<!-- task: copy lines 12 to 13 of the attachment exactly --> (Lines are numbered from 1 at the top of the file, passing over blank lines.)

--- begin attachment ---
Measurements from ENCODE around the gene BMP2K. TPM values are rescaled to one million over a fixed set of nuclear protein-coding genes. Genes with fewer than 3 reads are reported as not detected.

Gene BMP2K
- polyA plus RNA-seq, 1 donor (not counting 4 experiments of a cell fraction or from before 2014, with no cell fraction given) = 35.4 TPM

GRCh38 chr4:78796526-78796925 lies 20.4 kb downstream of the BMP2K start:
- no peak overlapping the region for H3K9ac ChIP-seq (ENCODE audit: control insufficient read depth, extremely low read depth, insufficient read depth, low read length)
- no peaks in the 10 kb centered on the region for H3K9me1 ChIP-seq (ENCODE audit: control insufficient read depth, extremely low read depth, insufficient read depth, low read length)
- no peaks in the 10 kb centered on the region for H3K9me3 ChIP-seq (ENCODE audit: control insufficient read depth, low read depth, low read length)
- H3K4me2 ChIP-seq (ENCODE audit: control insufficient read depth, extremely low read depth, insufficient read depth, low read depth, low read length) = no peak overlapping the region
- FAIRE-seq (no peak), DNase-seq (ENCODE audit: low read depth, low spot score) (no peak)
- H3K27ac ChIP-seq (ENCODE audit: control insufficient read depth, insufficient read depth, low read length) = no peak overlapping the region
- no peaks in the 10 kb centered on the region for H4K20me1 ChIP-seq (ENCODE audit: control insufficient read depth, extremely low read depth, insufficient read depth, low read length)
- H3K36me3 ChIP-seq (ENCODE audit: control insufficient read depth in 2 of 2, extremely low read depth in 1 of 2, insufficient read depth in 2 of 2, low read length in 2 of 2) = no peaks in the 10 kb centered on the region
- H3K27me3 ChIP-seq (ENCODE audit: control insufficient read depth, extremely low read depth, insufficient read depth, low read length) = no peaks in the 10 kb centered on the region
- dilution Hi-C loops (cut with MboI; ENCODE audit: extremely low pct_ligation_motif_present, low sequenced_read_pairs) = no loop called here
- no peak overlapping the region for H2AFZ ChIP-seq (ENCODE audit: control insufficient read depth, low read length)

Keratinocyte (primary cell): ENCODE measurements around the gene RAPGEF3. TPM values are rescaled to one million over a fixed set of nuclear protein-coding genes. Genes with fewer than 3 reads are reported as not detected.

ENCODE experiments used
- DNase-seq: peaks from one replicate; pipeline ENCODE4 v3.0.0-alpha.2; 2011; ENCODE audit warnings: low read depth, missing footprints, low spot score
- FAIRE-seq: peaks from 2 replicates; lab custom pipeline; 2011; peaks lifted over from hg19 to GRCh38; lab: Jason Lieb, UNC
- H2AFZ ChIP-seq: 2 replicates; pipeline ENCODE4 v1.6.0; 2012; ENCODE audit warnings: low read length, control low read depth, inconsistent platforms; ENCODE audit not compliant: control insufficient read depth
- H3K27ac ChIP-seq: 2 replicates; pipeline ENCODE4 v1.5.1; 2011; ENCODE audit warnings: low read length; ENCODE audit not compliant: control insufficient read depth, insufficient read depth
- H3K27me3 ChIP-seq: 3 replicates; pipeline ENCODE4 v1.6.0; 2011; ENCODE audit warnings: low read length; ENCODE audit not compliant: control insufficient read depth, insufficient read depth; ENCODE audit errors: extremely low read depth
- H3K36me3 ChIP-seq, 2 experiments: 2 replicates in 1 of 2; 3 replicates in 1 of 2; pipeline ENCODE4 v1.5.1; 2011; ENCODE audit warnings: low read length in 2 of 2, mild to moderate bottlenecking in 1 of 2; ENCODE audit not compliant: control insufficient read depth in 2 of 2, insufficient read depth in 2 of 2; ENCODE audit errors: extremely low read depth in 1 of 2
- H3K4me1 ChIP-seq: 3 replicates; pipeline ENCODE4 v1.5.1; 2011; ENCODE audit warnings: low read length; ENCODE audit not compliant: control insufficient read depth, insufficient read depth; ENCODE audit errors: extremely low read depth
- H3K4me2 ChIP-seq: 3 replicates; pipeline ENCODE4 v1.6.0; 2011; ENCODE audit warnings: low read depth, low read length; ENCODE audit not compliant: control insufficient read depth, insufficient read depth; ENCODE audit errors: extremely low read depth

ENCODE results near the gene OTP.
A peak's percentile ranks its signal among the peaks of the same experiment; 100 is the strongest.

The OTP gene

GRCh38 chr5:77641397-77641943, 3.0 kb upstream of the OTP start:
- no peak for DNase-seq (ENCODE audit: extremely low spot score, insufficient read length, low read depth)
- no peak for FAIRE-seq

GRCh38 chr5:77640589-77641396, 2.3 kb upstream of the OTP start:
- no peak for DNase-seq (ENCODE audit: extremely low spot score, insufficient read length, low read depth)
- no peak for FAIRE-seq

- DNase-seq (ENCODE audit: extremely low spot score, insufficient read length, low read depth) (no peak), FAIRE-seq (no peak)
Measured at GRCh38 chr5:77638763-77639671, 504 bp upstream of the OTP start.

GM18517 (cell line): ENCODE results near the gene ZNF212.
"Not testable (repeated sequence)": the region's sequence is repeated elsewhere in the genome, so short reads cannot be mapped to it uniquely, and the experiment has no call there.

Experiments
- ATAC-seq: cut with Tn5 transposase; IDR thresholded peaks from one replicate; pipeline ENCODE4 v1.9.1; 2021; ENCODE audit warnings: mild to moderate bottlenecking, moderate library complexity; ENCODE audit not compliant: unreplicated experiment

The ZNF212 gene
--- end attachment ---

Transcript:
- H3K36me3 ChIP-seq (ENCODE audit: control insufficient read depth in 2 of 2, extremely low read depth in 1 of 2, insufficient read depth in 2 of 2, low read length in 2 of 2) = no peaks in the 10 kb centered on the region
- H3K27me3 ChIP-seq (ENCODE audit: control insufficient read depth, extremely low read depth, insufficient read depth, low read length) = no peaks in the 10 kb centered on the region